Lice are rarely seen on dogs but I include them to be complete.
There are sucking lice (Linognathus setosus ) and chewing lice (Trichodectes canis) and they both look very similar. They are only millimeters in length so you won't see them with the naked eye
Lice respond to effective flea control products, but they must be applied weekly for 2 to 3 treatments to catch the young as they hatch out. The environment needs to be treated as well.
In most dogs with the symptoms your pups have I would be most suspicious of fleas, or cheyletiella but sarcoptic mites are possible too, and these are contagious to you as well. Ideally your pups would be seen by a veterinarian to get things diagnosed and treated properly. You can try flea treatment first but if they aren't much better in 7 to 10 days I highly recommend an examination for them.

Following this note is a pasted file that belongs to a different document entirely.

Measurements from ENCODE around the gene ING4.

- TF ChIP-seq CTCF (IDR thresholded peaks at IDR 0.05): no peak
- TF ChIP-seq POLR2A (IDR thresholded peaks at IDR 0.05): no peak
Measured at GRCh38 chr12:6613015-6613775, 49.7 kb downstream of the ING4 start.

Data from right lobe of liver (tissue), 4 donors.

Please let me know if you have any further questions.
If the problem is Cheylitellia, I have some ivermectin for sheep. Could i try that? At what dosage?
I'm sorry as I have not examined your pups I cannot give you doses for prescription medication like ivermectin for them. That could cause me to lose my license.
If your ivermectin is large animal, and I assume it is as it is for sheep, it is too concentrated to use on dogs and as such it needs to be properly diluted out and then the dose recalculated based upon the dilution. There is too much room for error with that sort of scenario. I am sure you understand that is very risky.
Thank you for your excellent answers. I will try at home remedies for a few days and if they are not better by Friday, I will take them to the vet. I tried to rate you as excellent but it said my access was denied so I don't know for certain that you were properly rated. Thanks and God bless.
Thank you for the positive rating, it just went through.
Please let me know how things go for them or if you have any further questions as treatment goes along, thanks again, Dr. Kara.